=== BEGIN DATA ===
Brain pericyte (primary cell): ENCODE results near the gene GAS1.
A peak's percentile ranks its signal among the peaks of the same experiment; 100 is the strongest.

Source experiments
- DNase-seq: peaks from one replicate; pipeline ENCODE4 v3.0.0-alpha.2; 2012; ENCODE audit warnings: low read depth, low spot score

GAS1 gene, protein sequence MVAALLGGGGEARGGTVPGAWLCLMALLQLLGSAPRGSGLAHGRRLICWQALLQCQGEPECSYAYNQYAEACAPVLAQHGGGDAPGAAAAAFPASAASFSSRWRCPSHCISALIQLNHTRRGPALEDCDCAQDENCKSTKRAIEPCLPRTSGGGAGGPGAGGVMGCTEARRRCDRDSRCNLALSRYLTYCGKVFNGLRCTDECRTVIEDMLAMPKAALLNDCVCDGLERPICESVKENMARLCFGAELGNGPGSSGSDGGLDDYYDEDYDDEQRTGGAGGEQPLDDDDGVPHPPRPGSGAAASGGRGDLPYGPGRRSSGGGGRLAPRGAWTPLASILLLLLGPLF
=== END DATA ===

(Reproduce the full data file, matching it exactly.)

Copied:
Brain pericyte (primary cell): ENCODE results near the gene GAS1.
A peak's percentile ranks its signal among the peaks of the same experiment; 100 is the strongest.

Source experiments
- DNase-seq: peaks from one replicate; pipeline ENCODE4 v3.0.0-alpha.2; 2012; ENCODE audit warnings: low read depth, low spot score

GAS1 gene, protein sequence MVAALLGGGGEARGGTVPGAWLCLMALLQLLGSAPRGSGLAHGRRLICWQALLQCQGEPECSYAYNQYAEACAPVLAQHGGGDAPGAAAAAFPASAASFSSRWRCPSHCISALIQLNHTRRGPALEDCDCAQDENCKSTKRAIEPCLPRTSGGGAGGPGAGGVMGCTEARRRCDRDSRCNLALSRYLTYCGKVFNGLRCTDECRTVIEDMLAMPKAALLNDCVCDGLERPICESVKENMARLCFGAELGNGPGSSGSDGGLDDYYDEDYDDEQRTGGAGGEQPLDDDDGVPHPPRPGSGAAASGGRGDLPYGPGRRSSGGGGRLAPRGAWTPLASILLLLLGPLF